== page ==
PM Harper meets with Head Tax Survivors and community redress leaders in Vancouver

PM Harper meets with Head Tax Survivors and community redress leaders in Vancouver

The BC Coalition of Head
Tax Payers, Spouses and Descendants, quickly organized a meeting for
Prime Minister Stephen Harper to meet with surviving head tax payers
and descendants.  This was similar to when the Coalition organized
a meeting of Head Tax payers, spouses and descendants to meet with
Parliamentary Secretary Jason Kenney, earlier the same day when Kenney
addressed the “town meeting” community consultation back in April.

Head Tax payer Charlie Quan was
there, as well as 83 year old Gim Wong, the WW2 Veteran who rode his
motorcycle to Ottawa last year to ask then PM Paul Martin for an
apology for Chinese Head Tax.

The BC Coalition had a meeting
following their meeting with PM Harper, and the atmosphere was very
jubilant.  Head tax descendant and spokesperson Karin Lee
presented the BC Coalition's proposal directly to the PM, which calls
for redress compensation for each head tax certificate, rather than
limiting to only 1st generation descendants such as sons and
daughters.  On the BC Coalition we feel that a “one payment – one
certificate” compensation package is the most fair.  For example
in some families, only the grandchildren are the surviving descendants
now.  As well, my 95 year old grandmother still holds her father's
brother's head tax certificate.  Her uncle's wife and son died
before he could bring them to Canada due to the exclusion act.  He
never saw his son.

Thursday » May 25 » 2006


PM Harper meets with head tax survivors in Vancouver to talk about


Elianna Lev

Canadian Press

Thursday, May 25, 2006



Prime Minister Stephen Harper smiles while
participating in a private round table discussion beside Charlie Quan in Vancouver,
B.C., Thursday. Quan originally paid the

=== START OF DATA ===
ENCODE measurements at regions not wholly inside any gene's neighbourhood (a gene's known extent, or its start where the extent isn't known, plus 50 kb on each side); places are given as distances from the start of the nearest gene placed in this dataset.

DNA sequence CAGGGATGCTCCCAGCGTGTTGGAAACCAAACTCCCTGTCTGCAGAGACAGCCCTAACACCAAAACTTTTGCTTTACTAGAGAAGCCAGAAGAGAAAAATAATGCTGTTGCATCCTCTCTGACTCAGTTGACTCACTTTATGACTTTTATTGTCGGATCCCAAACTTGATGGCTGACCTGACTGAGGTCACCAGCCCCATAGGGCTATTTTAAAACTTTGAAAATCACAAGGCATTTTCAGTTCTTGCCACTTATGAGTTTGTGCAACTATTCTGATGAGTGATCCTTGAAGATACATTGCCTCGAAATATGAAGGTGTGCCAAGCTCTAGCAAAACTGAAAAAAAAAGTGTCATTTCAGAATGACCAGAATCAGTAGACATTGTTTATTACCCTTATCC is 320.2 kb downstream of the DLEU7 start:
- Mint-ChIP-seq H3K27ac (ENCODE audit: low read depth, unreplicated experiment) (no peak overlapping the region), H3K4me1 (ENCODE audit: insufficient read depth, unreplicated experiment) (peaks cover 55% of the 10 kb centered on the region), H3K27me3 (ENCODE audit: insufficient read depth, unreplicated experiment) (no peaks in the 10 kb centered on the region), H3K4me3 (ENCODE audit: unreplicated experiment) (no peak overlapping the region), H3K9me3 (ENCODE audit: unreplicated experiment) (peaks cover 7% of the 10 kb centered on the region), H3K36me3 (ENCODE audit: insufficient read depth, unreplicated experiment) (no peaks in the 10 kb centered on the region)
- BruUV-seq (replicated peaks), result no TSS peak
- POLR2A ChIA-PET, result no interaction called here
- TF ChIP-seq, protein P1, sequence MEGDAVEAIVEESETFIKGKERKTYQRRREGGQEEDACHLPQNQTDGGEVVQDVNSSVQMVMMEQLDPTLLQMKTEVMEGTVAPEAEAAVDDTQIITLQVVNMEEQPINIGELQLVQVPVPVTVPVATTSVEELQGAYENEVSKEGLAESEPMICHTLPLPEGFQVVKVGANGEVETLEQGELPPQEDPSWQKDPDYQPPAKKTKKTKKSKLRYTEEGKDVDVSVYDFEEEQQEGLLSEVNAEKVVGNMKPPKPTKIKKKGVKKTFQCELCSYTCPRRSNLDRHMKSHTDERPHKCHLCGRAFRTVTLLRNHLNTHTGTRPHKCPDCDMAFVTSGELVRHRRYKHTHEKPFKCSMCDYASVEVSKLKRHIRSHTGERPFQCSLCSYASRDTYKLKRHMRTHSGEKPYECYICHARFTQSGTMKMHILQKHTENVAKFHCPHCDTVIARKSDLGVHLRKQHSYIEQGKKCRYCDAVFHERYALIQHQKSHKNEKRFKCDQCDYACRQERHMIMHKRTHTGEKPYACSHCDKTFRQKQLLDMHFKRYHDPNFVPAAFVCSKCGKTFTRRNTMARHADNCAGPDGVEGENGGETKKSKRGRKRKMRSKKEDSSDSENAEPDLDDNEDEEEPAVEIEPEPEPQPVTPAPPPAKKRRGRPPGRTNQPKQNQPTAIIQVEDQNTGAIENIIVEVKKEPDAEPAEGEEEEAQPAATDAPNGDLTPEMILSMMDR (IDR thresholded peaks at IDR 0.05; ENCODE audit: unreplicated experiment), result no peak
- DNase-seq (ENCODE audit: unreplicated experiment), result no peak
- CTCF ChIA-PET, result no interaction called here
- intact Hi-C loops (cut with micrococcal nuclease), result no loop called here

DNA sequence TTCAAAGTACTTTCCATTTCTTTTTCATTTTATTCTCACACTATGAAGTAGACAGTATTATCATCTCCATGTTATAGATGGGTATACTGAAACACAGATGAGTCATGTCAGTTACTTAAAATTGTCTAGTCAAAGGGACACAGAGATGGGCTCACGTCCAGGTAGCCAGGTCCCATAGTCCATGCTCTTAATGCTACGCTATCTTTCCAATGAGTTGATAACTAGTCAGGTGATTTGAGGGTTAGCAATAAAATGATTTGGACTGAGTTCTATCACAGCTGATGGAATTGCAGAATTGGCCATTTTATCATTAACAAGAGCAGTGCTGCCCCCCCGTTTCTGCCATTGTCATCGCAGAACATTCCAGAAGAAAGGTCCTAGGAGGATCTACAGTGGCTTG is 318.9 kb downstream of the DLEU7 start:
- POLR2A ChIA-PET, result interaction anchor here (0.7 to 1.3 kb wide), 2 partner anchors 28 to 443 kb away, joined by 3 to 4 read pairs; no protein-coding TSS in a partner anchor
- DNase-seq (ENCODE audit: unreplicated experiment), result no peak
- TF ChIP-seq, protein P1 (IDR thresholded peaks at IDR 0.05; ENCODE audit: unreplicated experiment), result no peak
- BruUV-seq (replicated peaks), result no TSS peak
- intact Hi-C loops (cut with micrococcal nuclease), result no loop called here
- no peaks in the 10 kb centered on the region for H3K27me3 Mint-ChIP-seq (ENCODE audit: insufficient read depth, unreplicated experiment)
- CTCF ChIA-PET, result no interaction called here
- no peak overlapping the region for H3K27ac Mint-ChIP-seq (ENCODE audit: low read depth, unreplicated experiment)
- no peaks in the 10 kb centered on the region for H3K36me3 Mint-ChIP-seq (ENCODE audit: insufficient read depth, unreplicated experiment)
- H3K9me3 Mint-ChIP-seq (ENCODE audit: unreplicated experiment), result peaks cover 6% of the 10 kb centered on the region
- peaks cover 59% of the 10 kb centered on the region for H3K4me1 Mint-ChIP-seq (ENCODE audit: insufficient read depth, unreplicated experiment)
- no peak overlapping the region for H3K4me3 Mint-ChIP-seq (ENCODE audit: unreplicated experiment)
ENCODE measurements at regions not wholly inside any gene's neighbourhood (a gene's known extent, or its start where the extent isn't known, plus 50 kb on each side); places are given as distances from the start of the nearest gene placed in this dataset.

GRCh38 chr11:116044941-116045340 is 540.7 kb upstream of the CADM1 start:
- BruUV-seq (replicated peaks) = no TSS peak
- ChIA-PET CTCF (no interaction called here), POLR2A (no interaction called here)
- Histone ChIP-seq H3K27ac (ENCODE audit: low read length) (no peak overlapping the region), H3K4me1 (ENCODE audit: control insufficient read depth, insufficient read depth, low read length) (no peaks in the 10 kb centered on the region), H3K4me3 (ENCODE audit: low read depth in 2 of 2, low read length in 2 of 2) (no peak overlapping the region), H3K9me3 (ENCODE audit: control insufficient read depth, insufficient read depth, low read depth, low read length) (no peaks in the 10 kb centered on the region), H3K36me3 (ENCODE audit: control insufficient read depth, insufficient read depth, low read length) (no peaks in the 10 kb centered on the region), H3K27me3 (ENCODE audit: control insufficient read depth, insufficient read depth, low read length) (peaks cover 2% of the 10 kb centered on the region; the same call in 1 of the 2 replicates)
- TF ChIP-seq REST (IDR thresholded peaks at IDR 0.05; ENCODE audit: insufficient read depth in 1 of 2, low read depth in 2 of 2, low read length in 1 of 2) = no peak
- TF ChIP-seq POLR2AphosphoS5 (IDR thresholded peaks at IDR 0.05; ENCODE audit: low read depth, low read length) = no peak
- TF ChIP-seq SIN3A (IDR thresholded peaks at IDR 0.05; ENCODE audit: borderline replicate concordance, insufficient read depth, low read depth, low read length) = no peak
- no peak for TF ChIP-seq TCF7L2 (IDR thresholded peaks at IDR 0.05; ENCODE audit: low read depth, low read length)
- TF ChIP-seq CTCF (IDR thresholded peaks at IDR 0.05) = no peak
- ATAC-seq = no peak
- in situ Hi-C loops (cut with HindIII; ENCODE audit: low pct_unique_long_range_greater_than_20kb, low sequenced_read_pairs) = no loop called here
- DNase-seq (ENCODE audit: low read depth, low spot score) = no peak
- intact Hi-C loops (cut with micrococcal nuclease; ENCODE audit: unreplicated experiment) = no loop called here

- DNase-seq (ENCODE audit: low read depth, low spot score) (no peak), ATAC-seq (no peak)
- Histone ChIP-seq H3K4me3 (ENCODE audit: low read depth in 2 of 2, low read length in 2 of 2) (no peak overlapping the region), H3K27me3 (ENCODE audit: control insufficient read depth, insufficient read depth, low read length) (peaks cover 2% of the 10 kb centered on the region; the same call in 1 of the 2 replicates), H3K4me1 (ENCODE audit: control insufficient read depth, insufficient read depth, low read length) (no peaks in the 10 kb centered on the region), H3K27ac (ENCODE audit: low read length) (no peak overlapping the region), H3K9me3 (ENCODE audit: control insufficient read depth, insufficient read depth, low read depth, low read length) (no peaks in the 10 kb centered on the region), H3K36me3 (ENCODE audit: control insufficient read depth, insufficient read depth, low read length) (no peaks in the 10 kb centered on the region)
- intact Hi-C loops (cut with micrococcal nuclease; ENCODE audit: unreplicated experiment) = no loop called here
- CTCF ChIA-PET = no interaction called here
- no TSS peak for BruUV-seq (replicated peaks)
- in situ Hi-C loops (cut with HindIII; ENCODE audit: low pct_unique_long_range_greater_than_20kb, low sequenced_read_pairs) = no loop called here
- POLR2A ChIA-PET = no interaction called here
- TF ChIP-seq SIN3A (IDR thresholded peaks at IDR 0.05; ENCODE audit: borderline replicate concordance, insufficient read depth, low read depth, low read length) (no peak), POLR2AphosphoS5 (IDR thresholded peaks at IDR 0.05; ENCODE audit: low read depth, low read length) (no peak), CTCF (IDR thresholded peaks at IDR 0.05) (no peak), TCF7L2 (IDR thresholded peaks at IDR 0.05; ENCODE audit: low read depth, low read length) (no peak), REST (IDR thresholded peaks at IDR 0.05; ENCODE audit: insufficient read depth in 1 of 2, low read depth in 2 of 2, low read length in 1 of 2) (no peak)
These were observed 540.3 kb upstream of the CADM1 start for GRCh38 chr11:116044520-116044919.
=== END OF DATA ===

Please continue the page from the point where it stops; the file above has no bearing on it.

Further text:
Chinese head tax when he immigrated to Canada. (CP/Richard Lam)

(CP) – The prime minister will apologize to Chinese head tax payers and their
families before Parliament rises for the summer.

Harper had a one-hour meeting with three elderly head tax payers and other
members of the Chinese community on Thursday in Vancouver. Fewer than 20 Chinese Canadians
who paid the racist tax are still alive. Parliamentary Secretary Jason Kenney
said the meeting gave the Prime Minister a more human perspective on the

nothing else this meeting means that when he offers his apology in the House
of Commons, he will be speaking with real feeling, with real meaning and not
just reading a speech that was written for him,” said Kenney.

has added an important personal dimension to the prime minister to the whole

redress package will also be announced in parliament within the next month.

exact details on the package were discussed Thursday.

going to try to come up with a package that reflects a consensus within the
community,” he said. “Not everybody will be completely satisfied
but most people should be generally satisfied.”

Gim Wong, an air force veteran and descendant of
head tax payers, attended the meeting with Harper

was very friendly,” he said.

just so happy. He has a patience and he seems so
interested. I think that's very important. One step at a time.”

last election's campaigns, the Conservatives won some support from the
Chinese community after promising to apologize for the head-tax.

Liberals, however, were unclear at the time on where the stood on the issue.

Emerson, the industry minister at the time, suggested they had new advice
that put the government in the clear legally when it came to an apology.

prime minister Paul Martin offered a “personal” apology on a
Chinese-language radio station.

dating back to Brian Mulroney's Conservatives have had a no-apology policy.

acknowledged that there are many communities who have been victims of racism
but said the head-tax was a particularly appalling mark in Canadian history.

was no other ethnic or cultural community that was so clearly targeted by
racist policies for so long,” he said.

of Chinese immigrants were forced to pay the tax as the price of admission to
between 1885 and 1923.

© The
Canadian Press 2006

Leave a Reply

Your email address will not be published. Required fields are marked *

5 − = two